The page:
Romanian PM says schools will start on September 14. Students will continue online learning in places where there are Covid-19 outbreaks

Foto: INQUAM/Octav Ganea

Romania’s Prime Minister Ludovic Orban has confirmed that students will return to state schools on September 14.

However, Orban did not expressly say whether the majority of pupils would return to the classroom of whether they would continue online learning which began when the pandemic spread to Romania in the spring.

Parents, teachers and trade unions have expressed doubts whether it is safe to reopen schools as Romania has seen a surge in coronavirus cases in recent weeks.

The government has said that schools will reopen depending on the number of Covid-19 cases in the area. Most private schools have already started the new school year.

Orban said that he believed children “are safer at school. In the holidays they had more interaction than they will have at school,” he said. “We will look for solutions  and we will intervene where there are problems. “

“The way schools open will depend on the spread of the virus,” he said.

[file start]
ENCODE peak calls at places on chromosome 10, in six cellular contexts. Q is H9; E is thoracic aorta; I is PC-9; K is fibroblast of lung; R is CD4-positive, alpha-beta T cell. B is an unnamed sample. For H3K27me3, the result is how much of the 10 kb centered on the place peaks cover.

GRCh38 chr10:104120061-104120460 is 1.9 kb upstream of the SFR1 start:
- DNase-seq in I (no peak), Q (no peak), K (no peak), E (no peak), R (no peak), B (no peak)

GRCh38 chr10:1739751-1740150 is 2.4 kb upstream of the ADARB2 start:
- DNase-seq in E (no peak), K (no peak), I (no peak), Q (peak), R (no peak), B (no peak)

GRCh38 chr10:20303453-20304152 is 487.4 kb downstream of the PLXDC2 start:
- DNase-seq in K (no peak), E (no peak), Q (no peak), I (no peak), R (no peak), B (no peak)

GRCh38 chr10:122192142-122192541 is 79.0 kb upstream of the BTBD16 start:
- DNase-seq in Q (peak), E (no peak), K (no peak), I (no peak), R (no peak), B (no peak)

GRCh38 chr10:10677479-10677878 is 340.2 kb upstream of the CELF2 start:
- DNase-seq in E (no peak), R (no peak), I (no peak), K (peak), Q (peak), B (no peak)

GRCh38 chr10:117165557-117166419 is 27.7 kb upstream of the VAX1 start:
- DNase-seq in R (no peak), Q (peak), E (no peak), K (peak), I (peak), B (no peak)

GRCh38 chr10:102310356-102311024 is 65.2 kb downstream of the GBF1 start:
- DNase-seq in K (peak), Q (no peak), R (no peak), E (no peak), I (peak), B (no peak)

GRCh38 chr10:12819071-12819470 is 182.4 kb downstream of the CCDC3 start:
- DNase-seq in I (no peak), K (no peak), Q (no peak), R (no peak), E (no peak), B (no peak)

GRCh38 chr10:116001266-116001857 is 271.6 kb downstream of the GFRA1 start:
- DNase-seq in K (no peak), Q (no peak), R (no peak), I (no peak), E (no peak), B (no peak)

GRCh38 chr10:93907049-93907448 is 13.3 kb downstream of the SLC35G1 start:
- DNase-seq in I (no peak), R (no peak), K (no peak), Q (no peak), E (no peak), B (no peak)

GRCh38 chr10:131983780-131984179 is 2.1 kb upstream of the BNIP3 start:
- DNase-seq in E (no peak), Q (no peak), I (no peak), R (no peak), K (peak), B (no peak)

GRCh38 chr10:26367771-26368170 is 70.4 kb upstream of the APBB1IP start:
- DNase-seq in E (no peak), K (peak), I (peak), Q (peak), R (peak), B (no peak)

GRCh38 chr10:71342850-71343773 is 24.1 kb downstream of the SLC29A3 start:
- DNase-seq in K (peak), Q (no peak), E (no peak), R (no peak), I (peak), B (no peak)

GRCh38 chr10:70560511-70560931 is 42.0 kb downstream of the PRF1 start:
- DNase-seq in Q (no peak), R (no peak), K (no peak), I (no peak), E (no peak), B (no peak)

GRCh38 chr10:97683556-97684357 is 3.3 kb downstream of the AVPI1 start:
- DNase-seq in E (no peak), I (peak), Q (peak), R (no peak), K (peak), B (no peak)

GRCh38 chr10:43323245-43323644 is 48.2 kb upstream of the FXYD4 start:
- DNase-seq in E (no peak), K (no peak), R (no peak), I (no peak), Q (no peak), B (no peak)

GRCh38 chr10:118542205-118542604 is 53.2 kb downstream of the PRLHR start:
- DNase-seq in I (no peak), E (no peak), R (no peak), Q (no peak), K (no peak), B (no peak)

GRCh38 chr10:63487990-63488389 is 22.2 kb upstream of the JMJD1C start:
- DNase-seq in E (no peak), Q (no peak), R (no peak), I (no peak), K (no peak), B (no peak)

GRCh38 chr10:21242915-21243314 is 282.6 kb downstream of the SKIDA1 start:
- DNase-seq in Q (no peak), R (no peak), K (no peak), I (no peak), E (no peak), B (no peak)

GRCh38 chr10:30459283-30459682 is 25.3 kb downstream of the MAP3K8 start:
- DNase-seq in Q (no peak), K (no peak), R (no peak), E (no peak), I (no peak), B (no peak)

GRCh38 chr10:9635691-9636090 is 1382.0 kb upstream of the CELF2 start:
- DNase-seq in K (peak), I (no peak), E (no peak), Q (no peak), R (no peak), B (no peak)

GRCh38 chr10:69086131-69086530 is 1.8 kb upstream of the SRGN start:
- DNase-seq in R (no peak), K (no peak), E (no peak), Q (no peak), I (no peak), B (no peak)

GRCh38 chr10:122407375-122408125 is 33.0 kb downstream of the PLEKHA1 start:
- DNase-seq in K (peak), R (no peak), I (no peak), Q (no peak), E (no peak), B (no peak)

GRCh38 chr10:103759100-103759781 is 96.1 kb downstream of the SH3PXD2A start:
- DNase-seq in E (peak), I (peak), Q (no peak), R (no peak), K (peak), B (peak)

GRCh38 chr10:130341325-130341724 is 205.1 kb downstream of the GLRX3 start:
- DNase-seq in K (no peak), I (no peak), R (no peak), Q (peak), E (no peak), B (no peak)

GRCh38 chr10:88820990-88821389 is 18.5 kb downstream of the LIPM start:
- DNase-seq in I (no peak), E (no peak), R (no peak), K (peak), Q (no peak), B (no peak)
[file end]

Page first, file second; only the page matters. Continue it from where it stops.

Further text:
Romania reported 883 new Covid-19 cases on Monday and reported 33 deaths for the same period. However, as it was the weekend, only 7,200 tests were carried out, about one-third of the usual weekday tests.

Last week, Orban broached the possibility of starting school in online mode and only allowing pupils back to the classrooms after local elections on September 27.

“School will begin on September 14 and the elections will be held on September 27,” Orban said on Monday.

The opposition Social Democrats have criticized government dithering about how students will return to school. They suggested that the new school year and the elections should be delayed if there are doubts about safety.

Social Democrat leader Marcel Ciolacu said if the government postpones the return to school the party will push to get elections moved back.

But Orban poured scorn on the idea. “It’s ridiculous what the Social Democrats are saying,: just as their failed motion of no-confidence was, he said referring to the fact that the party failed to muster a quorum for the vote to take place.

The Social Democrats, which are Romania’s largest party, are trailing badly in opinion polls to the Liberals which have a minority government.


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